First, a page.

Very easily the summer din could claim us, play us as ancillary instruments. I’d be okay with that. I offer my spine as a xylophone.

Listen, now. Moth wing. Ping of solid bone.

Each morning, the vines come closer. Jetty dragonflies rest their wings on the wood steps, miniature helicopters cooling their engines.

One morning, I open the curtains and meet a cicada clinging to the window screen. Her eyes bloom out of her head like poppyseeds. Her mouth-grill scrapes tiny spiders from the mesh. I listen to the whisper of her eating breakfast as coffee slides down my throat.

This summer is loud and fast. It shoves past me, spins my head. A million sounds at once.
I’m listening.

At the end of the month, I’ll be teaching here. I’ll share stories with my students, and they’ll share their stories with me. I’ll listen. I’m so lucky to be able to listen.

I wrote some stories, linked by tendrils, by dragonfly wings, into a collection called The Hibernarium. I was lucky. The Hibernarium has been named a finalist for the Flannery O’Connor Award for Short Fiction.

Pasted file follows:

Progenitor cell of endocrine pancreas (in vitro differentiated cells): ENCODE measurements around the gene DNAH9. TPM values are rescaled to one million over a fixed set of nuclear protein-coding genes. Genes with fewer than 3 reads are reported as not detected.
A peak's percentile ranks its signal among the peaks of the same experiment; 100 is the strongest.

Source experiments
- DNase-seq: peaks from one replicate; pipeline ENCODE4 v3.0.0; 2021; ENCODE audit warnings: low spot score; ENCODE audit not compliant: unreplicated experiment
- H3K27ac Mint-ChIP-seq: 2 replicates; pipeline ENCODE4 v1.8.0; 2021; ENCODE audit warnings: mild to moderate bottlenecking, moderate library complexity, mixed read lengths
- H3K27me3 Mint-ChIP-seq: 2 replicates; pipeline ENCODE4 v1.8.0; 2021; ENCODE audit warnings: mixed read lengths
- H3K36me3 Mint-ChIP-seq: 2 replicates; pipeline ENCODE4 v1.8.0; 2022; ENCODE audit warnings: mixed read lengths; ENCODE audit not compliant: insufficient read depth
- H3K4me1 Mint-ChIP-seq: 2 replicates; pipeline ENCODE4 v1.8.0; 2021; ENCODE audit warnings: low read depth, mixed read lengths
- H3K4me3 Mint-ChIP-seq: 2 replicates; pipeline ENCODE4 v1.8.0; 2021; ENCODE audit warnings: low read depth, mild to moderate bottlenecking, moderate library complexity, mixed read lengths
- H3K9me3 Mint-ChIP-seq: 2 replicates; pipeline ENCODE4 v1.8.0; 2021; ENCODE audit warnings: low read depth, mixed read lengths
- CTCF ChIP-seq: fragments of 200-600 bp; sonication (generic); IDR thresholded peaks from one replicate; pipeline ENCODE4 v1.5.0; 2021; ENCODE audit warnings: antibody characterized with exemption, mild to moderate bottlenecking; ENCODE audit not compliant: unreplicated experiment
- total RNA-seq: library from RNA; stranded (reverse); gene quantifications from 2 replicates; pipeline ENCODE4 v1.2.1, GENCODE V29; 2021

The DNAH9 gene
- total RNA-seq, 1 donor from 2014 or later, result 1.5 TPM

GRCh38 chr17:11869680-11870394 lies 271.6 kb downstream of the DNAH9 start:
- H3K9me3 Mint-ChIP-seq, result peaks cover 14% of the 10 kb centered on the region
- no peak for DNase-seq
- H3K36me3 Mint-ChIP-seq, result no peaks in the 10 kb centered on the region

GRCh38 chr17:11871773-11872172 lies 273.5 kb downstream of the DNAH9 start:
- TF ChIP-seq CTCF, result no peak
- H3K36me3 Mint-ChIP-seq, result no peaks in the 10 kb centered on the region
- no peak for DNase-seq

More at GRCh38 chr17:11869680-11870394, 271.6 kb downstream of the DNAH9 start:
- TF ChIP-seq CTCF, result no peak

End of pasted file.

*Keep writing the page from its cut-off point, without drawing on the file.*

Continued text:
I and a lot of other writers have contributed essays for Writing Off Script: Writers on the Influence of Cinema, the e-anthology brainchild of writer, editor, and TNB contributor Cynthia Hawkins, forthcoming from Simon Smithson’s Calavera Books. We all watched coverage of the tornadoes in Joplin and wanted to help, and with the wisdom and guidance of Cynthia Hawkins, we did the only thing we know to do. We spoke. We built a city of words.

Proceeds from the anthology benefit JET-14 via Joplin Schools Tornado Relief Fund. We hope you’ll buy and read it.

We hope you’ll listen.

Thursday, June 23, 2011

On Facebook, Technology, and the Nature of Friendship

They tell me I’m better on the Internet. Funnier on Facebook, more oomph than “IRL.” I’m not sure how to feel about this. I suppose my avatar is something of an improvement, a jovially connected version of myself, my greatest hits, quickest comebacks, and most “likeable” observations. Version 2.0 as Zadie Smith says in her controversial essay, “Generation Why?”

Smith is one of many writers who have taken to “struggling against” Facebook lately, worrying how a generation whose umbilical cords are on display in their parents’ profile pictures will fare over time. Not to spoil the surprise, but she isn’t terribly enthusiastic about their future. Unwilling to go gentle into Smith’s dark night, The Atlantic’s Alexis Madrigal followed with a considerably more optimistic, less end-times approach, defending social media while targeting the motives of literary writers who moonlight as Facebook critics. Most recently, Jonathan Franzen explored the limitations of Facebook in his New York Times essay, citing technology as an impediment to love and an enabler of narcissism.